6. Status is set in a different way, this is just an alternative way to show, that the actual state can be read using the reference. This could be written in a same way as in the managed example.

See the full source code of sample here .

Telling JOSDK how to find which secondary resources are associated with a given primary resource #

TODO: this needs to be updated KubernetesDependentResource automatically maps secondary resource to a primary by owner reference. This behavior can be customized by implementing PrimaryToSecondaryMapper by the dependent resource.

See sample in one of the integration tests here .

Other Dependent Resource Features #

Caching and Event Handling in KubernetesDependentResource #

  1. When a Kubernetes resource is created or updated the related informer (more precisely the InformerEventSource), eventually will receive an event and will cache the up-to-date resource. Typically, though, there might be a small time window when calling the getResource() of the dependent resource or getting the resource from the EventSource itself won’t return the just updated resource, in the case where the associated event hasn’t been received from the Kubernetes API. The KubernetesDependentResource implementation, however, addresses this issue so you don’t have to worry about it by making sure that it or the related InformerEventSource always return the up-to-date resource.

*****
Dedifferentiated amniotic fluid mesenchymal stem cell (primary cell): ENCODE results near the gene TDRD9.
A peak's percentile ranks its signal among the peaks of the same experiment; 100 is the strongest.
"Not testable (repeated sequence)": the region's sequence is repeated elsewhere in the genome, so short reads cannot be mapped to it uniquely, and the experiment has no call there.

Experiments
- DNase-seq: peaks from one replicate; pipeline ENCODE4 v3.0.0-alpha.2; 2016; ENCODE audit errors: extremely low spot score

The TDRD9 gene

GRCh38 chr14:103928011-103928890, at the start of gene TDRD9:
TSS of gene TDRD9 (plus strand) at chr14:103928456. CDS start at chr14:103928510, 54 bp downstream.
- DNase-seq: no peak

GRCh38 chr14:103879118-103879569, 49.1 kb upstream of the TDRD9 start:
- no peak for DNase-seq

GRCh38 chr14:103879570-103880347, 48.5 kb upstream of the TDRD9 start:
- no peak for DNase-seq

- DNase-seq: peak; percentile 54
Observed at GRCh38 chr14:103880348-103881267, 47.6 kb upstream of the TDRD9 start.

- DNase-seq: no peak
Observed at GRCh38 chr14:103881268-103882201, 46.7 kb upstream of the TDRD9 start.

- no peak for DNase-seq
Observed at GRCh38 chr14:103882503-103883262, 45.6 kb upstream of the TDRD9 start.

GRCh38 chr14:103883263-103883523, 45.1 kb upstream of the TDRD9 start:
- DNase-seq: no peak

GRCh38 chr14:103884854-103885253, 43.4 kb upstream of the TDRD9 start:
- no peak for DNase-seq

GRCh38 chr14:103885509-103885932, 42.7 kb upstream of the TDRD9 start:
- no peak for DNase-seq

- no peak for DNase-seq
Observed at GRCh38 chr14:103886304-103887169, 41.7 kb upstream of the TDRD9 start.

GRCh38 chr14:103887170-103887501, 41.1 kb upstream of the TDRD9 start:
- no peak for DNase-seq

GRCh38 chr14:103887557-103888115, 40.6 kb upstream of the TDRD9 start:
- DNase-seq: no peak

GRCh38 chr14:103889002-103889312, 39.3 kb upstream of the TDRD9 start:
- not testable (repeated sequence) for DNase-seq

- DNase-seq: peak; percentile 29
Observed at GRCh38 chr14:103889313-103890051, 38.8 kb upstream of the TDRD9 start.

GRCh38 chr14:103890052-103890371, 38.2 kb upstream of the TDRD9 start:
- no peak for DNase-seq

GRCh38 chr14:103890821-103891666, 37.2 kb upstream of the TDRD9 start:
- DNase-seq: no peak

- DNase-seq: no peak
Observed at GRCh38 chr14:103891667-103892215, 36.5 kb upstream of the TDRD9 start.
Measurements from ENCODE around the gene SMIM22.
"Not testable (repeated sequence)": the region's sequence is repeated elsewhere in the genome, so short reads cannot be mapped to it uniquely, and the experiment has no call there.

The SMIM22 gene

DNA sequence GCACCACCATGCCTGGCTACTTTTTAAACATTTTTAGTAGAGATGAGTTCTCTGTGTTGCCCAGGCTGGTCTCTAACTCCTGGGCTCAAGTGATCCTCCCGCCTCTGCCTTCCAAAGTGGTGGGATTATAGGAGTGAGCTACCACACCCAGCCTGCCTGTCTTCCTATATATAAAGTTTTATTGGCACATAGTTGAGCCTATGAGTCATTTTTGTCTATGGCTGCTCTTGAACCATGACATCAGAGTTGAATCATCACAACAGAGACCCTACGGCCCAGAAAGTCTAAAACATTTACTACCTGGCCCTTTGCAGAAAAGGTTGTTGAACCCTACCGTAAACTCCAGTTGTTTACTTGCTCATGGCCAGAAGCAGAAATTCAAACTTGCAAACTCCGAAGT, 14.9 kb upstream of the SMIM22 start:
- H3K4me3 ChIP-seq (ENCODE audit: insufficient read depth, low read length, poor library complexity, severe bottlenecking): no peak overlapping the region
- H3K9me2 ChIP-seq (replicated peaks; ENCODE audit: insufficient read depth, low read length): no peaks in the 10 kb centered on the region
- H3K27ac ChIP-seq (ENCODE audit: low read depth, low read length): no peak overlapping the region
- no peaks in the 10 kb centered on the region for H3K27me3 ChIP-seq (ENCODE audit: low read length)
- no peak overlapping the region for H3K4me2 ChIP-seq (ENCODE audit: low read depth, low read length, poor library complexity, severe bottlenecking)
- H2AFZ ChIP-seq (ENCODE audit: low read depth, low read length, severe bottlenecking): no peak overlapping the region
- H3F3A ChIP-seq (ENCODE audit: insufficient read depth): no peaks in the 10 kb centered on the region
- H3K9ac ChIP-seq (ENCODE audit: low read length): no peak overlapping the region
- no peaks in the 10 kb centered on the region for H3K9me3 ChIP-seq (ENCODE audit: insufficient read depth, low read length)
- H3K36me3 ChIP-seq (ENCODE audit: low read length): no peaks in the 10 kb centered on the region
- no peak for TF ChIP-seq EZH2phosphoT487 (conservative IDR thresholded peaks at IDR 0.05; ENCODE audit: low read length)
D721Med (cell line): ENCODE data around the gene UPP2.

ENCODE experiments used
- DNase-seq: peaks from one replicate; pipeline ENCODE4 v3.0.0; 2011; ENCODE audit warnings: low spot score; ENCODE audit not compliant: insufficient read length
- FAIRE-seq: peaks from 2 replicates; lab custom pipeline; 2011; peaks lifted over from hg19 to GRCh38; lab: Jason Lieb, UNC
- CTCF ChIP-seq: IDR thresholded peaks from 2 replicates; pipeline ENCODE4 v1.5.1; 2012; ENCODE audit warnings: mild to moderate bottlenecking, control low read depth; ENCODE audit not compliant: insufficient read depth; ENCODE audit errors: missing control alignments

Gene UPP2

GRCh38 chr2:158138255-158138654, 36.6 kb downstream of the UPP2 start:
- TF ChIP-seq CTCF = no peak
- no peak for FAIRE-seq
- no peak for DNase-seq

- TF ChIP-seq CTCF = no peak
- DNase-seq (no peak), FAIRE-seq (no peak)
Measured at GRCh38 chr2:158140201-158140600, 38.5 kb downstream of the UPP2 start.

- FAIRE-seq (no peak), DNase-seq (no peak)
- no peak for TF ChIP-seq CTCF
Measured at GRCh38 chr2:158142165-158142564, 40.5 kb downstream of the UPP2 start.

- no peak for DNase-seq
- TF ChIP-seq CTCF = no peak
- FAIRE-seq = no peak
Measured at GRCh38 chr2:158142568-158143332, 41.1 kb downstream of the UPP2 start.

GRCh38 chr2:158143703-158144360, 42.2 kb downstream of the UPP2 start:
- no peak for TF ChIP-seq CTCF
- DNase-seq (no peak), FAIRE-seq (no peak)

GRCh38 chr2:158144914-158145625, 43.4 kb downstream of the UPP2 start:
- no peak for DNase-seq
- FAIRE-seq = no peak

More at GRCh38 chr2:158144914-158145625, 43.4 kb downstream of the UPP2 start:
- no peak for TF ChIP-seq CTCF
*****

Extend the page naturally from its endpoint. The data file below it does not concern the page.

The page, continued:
2. Another feature of KubernetesDependentResource is to make sure that if a resource is created or updated during the reconciliation, this particular change, which normally would trigger the reconciliation again (since the resource has changed on the server), will, in fact, not trigger the reconciliation again since we already know the state is as expected. This is a small optimization. For example if during a reconciliation a ConfigMap is updated using dependent resources, this won’t trigger a new reconciliation. Such a reconciliation is indeed not needed since the change originated from our reconciler. For this system to work properly, though, it is required that changes are received only by one event source (this is a best practice in general) - so for example if there are two config map dependents, either there should be a shared event source between them, or a label selector on the event sources to select only the relevant events, see in related integration test .